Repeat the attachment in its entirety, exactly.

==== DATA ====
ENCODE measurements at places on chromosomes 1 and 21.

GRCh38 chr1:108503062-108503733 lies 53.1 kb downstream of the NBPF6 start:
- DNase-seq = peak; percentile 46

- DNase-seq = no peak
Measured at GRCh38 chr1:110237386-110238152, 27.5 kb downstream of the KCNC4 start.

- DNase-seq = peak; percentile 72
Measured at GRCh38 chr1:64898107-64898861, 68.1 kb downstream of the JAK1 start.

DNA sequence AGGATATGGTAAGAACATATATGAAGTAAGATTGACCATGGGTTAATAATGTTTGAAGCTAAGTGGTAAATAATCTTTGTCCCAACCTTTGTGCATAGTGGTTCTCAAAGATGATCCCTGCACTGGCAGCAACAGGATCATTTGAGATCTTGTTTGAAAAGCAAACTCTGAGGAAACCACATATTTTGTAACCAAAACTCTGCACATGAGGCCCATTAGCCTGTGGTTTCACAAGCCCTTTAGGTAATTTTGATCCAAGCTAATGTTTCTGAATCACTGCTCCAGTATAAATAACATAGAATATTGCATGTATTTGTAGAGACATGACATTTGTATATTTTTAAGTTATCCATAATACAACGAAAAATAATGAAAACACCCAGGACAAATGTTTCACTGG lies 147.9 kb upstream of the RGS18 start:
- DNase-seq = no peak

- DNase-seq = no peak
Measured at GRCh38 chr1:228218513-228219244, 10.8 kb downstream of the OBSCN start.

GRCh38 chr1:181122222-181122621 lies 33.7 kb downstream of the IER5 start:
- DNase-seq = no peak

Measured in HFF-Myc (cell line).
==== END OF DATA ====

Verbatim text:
ENCODE measurements at places on chromosomes 1 and 21.

GRCh38 chr1:108503062-108503733 lies 53.1 kb downstream of the NBPF6 start:
- DNase-seq = peak; percentile 46

- DNase-seq = no peak
Measured at GRCh38 chr1:110237386-110238152, 27.5 kb downstream of the KCNC4 start.

- DNase-seq = peak; percentile 72
Measured at GRCh38 chr1:64898107-64898861, 68.1 kb downstream of the JAK1 start.

DNA sequence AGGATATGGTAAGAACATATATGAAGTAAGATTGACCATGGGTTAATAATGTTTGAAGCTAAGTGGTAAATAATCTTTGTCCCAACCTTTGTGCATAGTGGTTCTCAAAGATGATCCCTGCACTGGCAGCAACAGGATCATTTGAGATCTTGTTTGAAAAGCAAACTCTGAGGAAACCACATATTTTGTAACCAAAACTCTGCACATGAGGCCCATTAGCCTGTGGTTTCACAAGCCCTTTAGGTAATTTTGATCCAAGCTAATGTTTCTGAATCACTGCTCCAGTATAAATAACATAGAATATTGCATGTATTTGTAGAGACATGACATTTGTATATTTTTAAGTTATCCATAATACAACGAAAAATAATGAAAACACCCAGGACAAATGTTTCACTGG lies 147.9 kb upstream of the RGS18 start:
- DNase-seq = no peak

- DNase-seq = no peak
Measured at GRCh38 chr1:228218513-228219244, 10.8 kb downstream of the OBSCN start.

GRCh38 chr1:181122222-181122621 lies 33.7 kb downstream of the IER5 start:
- DNase-seq = no peak

Measured in HFF-Myc (cell line).